John Muir Way Stage 1: From the West Coast to Roman Forts – Helensburgh to Auchinstarry

The most remote and hilly section of the John Muir Way traverses the hills on the west coast of Scotland into the Loch Lomond and the Trossachs National Park. Crossing the Kilpatrick Hills, which offer a real taste of the Highlands on Glasgow’s doorstep, the route eventually flattens on a journey along former railway lines and canal towpaths.

The start in Helensburgh

Distance: 64.5 km
Ascent: 837 m

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The Maid of the Loch in Balloch

Route Description

The John Muir Way starts at the waterfront in Helensburgh, marked by a seat made from Scottish oak and a circular stone plinth with engraved footprints and a John Muir quote. Helensburgh offers eateries and accommodation, as well as a good train connection from Glasgow or Edinburgh, with no prior bike reservations necessary. There is also free long term parking at the pier. The Hill House, from world-famous architect Charles Rennie Mackintosh is worth a stop, while the route follows through town and then on a cycle path along the Luss road, before it climbs on a well-maintained gravel road towards Gouk Hill. The views across Loch Lomond and the Trossachs National Park from the track and the top of the hill (a short detour) on a good day are great, before the route continues on a singletrack on Stoneymollan Road through the forest. Care is needed, and some sections require pushing, but the track soon turns into a tarmac road that descends into Balloch, which offers places to stay, a large shopping centre, supermarkets and a train connection to Glasgow. 

Stoneymollan Road

In Balloch the route follows minor roads and mixed use paths along the Loch Lomond shores before it crosses the River Leven and follows the river banks into Balloch Castle Country Park. After the park the route gradually climbs into the Kilpatrick Hills on minor roads, and after crossing the Cameron Burn the tarmac turns into gravel on the climb towards Burncrooks Reservoir. This section of the route feels very remote, and while the track along the reservoir is a fantastic section for more experienced off-road riders, it involves some steep climbs and descents where extra care is needed, or pushing the bike is advised. For a shortcut, the track on the eastern shore of Burncrooks Reservoir is a shorter and flatter alternative, but care is needed on the initial descent to the reservoir from the signpost. After Burncrooks Reservoir a wider gravel track turns into tarmac soon, and passes Edenmill Farm, where accommodation and a cafe can be found.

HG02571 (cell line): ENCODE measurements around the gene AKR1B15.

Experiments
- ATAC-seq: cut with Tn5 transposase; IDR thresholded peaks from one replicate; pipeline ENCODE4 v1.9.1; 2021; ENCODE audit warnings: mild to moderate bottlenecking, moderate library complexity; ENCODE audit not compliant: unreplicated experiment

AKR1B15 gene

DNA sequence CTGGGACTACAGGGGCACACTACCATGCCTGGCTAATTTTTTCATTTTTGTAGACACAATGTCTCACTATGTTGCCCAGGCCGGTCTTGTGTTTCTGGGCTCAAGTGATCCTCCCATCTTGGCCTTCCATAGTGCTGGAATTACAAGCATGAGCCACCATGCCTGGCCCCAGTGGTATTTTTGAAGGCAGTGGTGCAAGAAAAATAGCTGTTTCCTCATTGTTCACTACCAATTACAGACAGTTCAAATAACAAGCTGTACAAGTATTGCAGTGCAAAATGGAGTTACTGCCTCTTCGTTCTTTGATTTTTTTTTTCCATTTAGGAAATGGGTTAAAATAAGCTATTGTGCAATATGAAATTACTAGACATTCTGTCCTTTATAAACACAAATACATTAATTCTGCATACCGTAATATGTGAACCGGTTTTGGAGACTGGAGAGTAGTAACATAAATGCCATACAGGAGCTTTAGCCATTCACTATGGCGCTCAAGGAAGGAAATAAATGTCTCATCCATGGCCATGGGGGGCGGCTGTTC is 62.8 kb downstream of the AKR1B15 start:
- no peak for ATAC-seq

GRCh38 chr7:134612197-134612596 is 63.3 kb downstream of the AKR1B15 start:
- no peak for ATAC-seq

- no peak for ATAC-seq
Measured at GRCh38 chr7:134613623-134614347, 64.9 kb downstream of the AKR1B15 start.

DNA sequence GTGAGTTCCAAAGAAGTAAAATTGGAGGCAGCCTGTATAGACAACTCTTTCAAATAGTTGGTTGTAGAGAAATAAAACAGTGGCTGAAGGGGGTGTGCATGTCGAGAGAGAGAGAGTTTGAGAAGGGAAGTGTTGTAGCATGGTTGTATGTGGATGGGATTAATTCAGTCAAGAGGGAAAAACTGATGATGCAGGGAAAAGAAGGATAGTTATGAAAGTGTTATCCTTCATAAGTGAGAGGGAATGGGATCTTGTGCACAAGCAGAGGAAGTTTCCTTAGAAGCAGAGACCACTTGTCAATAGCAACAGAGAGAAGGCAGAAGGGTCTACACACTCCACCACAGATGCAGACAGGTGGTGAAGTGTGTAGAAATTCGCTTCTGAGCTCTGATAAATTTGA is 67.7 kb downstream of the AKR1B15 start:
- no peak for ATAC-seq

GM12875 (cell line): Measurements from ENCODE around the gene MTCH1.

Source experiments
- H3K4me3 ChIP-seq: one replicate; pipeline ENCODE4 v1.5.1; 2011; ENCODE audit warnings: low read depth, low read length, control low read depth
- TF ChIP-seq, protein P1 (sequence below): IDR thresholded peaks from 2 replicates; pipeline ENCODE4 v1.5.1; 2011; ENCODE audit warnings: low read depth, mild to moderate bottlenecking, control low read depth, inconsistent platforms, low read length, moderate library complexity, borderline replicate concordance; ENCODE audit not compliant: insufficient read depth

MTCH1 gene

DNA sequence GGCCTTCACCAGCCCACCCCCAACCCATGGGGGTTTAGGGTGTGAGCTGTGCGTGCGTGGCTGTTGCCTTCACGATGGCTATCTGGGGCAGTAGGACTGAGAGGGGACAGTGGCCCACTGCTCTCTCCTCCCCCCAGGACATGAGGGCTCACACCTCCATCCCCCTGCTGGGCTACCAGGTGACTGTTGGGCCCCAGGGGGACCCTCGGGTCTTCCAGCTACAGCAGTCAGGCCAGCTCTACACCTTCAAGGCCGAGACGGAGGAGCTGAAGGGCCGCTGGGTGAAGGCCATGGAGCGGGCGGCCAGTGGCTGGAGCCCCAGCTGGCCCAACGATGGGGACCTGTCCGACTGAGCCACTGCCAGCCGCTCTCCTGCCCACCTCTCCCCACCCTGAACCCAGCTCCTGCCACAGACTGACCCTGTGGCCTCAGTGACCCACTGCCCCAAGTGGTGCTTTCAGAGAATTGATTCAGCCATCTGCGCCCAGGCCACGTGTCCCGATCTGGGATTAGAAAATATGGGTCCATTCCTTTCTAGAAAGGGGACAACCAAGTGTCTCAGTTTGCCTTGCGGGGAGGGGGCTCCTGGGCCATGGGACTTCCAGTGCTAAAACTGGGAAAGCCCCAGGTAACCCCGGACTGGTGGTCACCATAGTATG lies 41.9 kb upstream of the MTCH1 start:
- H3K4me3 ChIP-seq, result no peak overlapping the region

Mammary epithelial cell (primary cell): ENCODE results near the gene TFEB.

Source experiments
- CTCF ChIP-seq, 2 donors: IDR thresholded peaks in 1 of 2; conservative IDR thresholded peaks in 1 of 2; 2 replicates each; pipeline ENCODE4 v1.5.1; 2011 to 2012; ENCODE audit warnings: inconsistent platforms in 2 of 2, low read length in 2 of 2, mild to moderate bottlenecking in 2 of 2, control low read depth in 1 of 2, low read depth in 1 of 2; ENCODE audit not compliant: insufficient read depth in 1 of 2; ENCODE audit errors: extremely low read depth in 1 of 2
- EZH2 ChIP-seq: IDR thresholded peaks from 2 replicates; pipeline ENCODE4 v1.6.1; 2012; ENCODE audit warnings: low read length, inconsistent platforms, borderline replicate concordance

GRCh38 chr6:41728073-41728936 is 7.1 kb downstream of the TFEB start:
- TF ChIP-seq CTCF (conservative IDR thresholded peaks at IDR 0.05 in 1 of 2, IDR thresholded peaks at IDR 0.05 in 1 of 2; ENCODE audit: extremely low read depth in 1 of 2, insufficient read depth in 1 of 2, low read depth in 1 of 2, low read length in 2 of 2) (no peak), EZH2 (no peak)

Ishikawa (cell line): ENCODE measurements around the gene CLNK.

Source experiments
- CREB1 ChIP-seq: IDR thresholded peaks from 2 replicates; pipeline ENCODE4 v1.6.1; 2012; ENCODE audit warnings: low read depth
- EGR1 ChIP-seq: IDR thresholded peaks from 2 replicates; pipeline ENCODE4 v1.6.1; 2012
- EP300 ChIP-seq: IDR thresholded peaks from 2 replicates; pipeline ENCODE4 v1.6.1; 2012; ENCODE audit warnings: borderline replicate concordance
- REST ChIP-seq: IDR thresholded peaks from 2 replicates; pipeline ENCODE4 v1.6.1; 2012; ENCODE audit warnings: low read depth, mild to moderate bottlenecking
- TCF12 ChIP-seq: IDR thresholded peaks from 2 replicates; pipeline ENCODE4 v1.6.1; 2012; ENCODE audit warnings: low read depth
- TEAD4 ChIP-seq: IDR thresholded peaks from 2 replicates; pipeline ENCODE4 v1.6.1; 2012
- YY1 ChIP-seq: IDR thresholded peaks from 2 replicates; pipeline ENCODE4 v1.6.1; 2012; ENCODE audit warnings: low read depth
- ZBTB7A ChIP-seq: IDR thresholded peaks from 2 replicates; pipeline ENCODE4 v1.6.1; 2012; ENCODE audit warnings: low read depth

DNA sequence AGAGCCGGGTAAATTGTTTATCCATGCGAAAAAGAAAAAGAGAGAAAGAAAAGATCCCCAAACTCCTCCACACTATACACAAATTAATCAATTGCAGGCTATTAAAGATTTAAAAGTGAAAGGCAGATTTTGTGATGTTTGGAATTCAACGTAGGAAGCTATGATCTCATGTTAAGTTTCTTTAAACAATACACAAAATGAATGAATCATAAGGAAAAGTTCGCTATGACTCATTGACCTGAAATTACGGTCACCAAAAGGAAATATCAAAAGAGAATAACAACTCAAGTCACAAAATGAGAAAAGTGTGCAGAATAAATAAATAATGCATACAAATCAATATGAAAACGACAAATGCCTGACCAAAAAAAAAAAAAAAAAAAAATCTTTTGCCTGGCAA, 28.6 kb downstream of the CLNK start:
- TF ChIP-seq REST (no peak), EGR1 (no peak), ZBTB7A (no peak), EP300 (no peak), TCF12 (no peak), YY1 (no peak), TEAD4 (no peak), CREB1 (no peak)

Loch Lomond dominates the background on the climb from Balloch to Burncrooks Reservoir

Shortly after Edenmill Farm the route follows a short section of Stockiemuir Road, and then crosses Carbeth Hill on a mixture of gravel tracks and paths, before descending on Gowk Stane Road into Strathblane. The small town offers accommodation, places to eat and shops, before the route follows Strathkelvin Railway Path. This tarmac cycle path offers great views towards the Campsie Fells and Dunglass on clear days, passing through Lennoxtown and Milton of Campsie, which both offer shops and cafes for stops. In Kilsyth the route joins a mostly paved towpath along the Forth and Clyde Canal, passing Twechar and the Roman Fort at Bar Hill. Auchinstarry Marina hosts a great eco-pub with food and rooms, and provides the opportunity to leave the bike and walk up either Croy or Bar Hill for the sunset. Those are historical monuments, so cycling is not advised here.

The views over Loch Lomond from Gouk Hill

Train stations along this section of the route: Helensburgh, Balloch, Croy (near Auchinstarry)

Continue to stage 2